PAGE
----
To those who are still struggling with infertility, there are not many words that can help ease the struggle or pain. I won’t tell someone that it’s going to be okay, because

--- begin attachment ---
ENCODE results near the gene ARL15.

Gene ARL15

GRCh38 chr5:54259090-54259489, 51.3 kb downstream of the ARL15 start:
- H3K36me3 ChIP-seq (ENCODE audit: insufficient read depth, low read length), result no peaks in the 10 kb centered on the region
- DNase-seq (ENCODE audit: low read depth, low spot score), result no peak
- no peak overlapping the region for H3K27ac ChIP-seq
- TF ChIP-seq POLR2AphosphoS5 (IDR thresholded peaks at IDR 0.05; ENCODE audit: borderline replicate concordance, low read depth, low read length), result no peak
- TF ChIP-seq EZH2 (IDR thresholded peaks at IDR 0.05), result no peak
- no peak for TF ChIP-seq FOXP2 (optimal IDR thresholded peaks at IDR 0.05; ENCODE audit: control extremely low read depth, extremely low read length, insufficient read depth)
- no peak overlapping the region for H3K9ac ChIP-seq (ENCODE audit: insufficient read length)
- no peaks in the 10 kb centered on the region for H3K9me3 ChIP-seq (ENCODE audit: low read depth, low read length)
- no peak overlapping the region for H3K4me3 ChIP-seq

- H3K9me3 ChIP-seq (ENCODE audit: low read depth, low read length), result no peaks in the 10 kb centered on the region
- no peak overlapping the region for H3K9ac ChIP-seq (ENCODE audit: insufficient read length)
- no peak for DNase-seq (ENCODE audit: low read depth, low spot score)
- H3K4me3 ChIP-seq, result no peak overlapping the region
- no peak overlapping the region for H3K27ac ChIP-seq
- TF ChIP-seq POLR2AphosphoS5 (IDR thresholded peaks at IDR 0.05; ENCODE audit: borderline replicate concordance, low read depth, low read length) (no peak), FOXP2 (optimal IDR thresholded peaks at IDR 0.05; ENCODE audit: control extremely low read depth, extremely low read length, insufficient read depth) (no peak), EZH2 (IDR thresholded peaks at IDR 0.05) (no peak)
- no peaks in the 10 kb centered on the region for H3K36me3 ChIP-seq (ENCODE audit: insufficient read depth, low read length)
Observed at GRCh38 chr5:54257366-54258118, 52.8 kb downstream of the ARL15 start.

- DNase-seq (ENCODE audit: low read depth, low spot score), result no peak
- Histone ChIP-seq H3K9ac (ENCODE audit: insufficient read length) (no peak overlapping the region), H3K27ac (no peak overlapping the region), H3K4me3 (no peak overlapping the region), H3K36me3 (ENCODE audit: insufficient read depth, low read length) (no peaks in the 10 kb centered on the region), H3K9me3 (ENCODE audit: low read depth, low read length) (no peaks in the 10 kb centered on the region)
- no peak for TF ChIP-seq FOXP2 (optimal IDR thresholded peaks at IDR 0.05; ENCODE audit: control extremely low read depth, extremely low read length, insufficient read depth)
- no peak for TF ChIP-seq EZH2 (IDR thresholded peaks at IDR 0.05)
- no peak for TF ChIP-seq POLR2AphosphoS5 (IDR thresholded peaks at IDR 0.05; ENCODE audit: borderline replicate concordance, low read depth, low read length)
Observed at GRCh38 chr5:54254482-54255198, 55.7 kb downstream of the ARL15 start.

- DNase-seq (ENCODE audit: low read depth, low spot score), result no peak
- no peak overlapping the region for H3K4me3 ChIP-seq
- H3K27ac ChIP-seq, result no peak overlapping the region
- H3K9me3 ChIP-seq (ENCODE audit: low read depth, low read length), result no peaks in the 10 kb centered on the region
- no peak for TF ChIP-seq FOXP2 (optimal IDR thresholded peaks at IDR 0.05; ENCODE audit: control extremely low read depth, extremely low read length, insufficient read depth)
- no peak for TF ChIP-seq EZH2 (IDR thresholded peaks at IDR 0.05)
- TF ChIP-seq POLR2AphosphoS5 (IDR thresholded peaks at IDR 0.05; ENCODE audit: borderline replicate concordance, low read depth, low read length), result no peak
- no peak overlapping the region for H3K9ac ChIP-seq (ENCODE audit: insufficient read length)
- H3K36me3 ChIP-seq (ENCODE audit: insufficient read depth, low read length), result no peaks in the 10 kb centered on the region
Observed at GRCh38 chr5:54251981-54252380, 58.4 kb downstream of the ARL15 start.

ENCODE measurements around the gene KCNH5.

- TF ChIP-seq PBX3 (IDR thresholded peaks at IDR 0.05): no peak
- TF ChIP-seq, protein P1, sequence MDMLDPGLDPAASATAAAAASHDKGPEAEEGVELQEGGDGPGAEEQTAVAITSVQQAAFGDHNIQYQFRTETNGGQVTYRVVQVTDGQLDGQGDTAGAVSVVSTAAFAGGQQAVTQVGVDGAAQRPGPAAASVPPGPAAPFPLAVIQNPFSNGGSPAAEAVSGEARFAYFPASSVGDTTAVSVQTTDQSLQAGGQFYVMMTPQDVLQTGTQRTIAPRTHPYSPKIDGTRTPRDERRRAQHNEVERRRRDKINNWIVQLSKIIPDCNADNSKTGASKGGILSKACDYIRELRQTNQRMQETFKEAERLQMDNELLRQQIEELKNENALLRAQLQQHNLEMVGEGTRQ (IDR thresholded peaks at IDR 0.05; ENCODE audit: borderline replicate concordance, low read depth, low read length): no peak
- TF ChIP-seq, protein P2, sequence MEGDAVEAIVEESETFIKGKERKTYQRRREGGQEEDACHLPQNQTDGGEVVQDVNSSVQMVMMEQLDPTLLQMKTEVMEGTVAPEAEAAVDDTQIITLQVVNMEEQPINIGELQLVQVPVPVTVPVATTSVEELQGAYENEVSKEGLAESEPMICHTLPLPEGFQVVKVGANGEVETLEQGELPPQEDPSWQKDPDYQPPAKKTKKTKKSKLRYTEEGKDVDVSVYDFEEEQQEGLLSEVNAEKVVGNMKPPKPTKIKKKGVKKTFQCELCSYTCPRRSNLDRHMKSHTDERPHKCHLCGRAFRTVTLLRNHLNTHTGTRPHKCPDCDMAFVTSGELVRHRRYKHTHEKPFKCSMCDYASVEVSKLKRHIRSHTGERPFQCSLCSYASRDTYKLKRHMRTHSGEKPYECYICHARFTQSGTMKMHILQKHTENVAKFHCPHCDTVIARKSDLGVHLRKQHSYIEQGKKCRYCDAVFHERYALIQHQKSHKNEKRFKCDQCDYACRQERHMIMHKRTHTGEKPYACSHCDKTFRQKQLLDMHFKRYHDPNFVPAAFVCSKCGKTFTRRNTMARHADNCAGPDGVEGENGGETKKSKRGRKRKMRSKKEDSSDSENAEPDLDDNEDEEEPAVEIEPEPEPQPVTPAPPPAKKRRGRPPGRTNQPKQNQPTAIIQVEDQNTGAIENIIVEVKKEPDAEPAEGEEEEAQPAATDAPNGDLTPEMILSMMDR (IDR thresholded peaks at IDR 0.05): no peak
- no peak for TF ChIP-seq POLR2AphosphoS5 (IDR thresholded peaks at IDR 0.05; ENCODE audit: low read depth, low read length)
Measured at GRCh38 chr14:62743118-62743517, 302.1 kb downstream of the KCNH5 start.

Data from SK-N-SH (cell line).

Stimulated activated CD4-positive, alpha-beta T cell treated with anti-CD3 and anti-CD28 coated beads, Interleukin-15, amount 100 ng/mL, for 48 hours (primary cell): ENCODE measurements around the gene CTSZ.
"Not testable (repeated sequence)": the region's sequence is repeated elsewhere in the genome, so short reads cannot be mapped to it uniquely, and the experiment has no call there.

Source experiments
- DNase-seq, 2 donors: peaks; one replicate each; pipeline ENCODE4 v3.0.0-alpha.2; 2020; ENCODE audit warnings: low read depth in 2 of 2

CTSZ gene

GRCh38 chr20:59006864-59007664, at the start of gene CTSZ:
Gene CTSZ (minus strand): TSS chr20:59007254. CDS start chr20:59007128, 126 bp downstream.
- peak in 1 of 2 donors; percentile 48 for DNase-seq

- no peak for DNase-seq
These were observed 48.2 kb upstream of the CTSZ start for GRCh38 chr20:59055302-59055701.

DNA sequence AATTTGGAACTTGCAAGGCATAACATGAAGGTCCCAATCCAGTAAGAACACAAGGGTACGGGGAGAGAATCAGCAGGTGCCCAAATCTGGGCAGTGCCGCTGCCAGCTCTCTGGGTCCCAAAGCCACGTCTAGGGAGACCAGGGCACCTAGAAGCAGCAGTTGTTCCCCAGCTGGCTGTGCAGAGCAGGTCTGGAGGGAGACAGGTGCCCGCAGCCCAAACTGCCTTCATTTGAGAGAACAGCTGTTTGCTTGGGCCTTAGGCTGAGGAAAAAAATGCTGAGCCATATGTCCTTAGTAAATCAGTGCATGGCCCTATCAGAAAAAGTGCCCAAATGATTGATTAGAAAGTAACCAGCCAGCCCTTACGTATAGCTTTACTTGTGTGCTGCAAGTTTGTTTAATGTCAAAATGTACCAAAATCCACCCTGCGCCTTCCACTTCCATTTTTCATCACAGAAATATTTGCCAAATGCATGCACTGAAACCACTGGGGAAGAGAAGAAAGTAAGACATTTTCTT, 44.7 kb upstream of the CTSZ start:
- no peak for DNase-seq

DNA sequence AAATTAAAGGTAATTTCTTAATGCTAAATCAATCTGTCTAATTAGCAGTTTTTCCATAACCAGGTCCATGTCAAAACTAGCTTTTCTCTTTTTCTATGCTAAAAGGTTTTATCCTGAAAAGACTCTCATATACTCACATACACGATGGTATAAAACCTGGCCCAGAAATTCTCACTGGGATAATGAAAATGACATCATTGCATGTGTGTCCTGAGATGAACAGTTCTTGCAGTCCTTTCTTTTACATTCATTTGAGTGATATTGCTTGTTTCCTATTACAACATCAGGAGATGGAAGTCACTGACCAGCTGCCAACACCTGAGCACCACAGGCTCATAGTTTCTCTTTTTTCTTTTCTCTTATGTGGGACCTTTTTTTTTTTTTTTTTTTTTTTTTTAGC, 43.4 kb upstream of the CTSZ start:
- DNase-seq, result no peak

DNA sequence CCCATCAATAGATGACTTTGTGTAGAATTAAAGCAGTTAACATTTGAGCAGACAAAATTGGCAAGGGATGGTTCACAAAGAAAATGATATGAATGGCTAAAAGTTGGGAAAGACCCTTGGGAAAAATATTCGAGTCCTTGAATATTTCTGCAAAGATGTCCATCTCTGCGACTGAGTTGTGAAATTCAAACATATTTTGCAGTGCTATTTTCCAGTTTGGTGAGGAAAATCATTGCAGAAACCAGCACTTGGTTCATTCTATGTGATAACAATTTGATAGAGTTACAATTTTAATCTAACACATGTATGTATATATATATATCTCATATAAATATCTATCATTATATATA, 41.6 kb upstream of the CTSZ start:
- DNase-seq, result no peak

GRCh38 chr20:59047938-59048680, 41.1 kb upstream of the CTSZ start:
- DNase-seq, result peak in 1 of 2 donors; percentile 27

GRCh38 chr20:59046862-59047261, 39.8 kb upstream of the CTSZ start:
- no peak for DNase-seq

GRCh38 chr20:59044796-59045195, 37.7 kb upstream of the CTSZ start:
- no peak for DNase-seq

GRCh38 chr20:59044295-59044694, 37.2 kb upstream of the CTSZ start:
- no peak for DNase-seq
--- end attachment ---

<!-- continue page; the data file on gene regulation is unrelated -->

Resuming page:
it may not be. But I will say that this pain will help shape who you are in the future, regardless of the outcome. Someday you’ll look back and whether you have a child or not, infertility will be behind you. It will be over because you’ll have had success with pregnancy or adoption, or you’ll have chosen to move on without children in your life. In the meantime, live life’s journey with your head held high. Keep putting yourself into it. Pour out your emotions and let them flow. Get as physically fit as you can. Eat as well as you can. Buy a book about dealing with emotional struggles with infertility (I highly recommend "Conquering Infertility", by Alice Domar). Download a podcast (I obsessively listened to “Beat Infertility” - lifesaver for me). Find an infertility buddy, someone else struggling who can be by your side and talk to that person A LOT. Help each other, and when one of you gets pregnant before the other - be truly happy for her. Avoid social media as much as you can, if not completely. The constant baby announcements and ultrasound photos will keep knocking you down when you need to be pulling yourself up. Find a therapist who can help you work through your emotions and go there often with your spouse. Go to an infertility support group like RESOLVE (Look online for a local chapter). Ask friends and family for support. Don’t hide in the shadows but talk about your struggle with others who are willing to listen. If someone is not a good listener or says things that hurt, stop talking to them about it! Avoid your personal triggers. Let yourself cry a little when you need to, but then pick yourself back up and step forward with a smile on your face. To those who are looking for the right words to say to someone in your life who is struggling with infertility, I can give you this advice: lend your ear. Be there as a shoulder to cry on. Don’t judge their emotions. Don’t tell them “It will be okay.” Don’t say “You’ll have a child someday, it’s just a matter of time.” Don’t say “It will happen if it’s meant to be”! Definitely don’t say “Stop thinking about it and it will happen.” Offer to help them research local clinics, take them to doctor appointments, have lunch with her after a procedure, buy her a pair of comfy socks to wear to her egg retrieval surgery. Send a “thinking of you” or encouragement card. Let her skip out on a friend’s baby shower because it’s too difficult for her to go, and help her with an excuse when she sends a gift with you instead. Take her on a